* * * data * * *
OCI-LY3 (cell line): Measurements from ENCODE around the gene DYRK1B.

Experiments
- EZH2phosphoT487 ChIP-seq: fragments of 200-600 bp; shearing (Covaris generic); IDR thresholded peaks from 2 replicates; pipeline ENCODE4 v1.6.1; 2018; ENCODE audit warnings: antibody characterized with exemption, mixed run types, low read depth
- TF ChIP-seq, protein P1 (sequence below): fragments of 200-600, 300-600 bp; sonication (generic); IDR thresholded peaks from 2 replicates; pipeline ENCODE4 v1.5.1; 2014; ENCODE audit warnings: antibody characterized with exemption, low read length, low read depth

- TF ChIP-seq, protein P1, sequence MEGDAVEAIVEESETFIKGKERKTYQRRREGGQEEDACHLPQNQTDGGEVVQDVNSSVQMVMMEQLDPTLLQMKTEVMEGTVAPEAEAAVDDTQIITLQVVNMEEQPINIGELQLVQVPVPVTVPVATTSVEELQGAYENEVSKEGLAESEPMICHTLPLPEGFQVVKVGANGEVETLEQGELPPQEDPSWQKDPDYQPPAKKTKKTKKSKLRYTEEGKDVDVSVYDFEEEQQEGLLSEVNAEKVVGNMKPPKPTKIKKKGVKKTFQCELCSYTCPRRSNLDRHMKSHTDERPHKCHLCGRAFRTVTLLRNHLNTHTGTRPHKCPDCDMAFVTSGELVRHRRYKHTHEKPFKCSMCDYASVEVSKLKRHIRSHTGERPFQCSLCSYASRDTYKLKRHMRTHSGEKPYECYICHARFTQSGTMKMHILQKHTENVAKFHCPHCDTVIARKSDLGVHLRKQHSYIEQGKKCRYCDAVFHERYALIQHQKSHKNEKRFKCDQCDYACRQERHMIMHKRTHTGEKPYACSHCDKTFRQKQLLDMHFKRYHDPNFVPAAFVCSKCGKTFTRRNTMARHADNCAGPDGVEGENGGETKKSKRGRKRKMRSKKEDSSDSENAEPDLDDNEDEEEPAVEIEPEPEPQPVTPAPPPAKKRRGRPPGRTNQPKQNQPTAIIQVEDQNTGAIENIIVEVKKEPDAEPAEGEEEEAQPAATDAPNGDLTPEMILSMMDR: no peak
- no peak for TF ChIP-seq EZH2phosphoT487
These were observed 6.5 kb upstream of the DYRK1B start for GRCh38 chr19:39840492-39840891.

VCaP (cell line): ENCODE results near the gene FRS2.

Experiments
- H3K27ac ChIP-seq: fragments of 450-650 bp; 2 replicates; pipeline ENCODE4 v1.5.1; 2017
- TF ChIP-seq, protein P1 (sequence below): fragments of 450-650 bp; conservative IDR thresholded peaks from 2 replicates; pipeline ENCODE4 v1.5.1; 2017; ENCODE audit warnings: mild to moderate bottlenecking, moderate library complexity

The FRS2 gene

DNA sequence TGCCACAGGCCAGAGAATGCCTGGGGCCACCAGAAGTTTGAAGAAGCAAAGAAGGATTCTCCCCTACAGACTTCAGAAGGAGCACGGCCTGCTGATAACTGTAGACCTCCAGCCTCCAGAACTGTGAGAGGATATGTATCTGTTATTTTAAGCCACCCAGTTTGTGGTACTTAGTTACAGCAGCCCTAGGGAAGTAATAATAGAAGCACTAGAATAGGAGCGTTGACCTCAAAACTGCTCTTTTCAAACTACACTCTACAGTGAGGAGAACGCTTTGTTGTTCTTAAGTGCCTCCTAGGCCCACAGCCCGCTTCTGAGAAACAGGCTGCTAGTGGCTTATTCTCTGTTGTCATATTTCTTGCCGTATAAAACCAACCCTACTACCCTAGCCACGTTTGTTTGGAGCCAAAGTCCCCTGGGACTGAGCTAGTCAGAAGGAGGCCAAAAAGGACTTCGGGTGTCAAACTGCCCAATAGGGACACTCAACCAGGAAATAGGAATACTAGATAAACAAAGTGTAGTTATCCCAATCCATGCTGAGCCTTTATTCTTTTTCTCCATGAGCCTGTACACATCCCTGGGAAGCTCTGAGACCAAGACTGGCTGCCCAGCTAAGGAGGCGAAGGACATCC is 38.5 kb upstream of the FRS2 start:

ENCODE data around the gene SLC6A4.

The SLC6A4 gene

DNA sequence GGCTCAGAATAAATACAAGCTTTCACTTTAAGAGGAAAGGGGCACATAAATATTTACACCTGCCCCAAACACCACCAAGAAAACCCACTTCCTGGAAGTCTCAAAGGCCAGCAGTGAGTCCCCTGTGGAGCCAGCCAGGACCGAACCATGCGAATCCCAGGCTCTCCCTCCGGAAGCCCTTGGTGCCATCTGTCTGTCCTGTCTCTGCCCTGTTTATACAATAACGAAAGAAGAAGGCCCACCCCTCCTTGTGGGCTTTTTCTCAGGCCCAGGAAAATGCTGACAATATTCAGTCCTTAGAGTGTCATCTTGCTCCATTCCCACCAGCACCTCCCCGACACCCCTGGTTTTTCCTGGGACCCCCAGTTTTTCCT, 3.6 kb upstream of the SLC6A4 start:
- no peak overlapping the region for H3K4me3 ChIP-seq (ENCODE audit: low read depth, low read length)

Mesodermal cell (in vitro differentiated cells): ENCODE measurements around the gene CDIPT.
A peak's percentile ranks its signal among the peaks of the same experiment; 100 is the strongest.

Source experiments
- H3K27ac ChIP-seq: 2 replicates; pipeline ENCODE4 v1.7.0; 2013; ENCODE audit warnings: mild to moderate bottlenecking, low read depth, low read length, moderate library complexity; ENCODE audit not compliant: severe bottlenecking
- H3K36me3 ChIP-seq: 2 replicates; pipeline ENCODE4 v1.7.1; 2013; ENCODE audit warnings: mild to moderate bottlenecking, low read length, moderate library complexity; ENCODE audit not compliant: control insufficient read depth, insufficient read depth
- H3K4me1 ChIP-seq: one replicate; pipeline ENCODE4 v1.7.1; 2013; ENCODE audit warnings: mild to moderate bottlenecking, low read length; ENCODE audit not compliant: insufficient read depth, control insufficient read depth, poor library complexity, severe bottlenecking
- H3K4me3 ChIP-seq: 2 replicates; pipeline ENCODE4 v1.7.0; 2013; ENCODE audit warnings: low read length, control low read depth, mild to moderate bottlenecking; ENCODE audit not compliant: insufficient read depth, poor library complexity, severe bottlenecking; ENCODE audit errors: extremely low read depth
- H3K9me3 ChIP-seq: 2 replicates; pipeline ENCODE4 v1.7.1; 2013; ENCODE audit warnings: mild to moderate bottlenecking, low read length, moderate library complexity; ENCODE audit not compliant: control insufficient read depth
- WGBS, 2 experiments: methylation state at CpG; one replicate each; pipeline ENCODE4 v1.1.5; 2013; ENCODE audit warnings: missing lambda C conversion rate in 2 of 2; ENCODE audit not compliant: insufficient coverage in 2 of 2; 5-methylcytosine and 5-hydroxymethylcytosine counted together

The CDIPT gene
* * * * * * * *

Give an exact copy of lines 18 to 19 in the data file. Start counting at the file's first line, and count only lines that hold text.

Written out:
Mesodermal cell (in vitro differentiated cells): ENCODE measurements around the gene CDIPT.
A peak's percentile ranks its signal among the peaks of the same experiment; 100 is the strongest.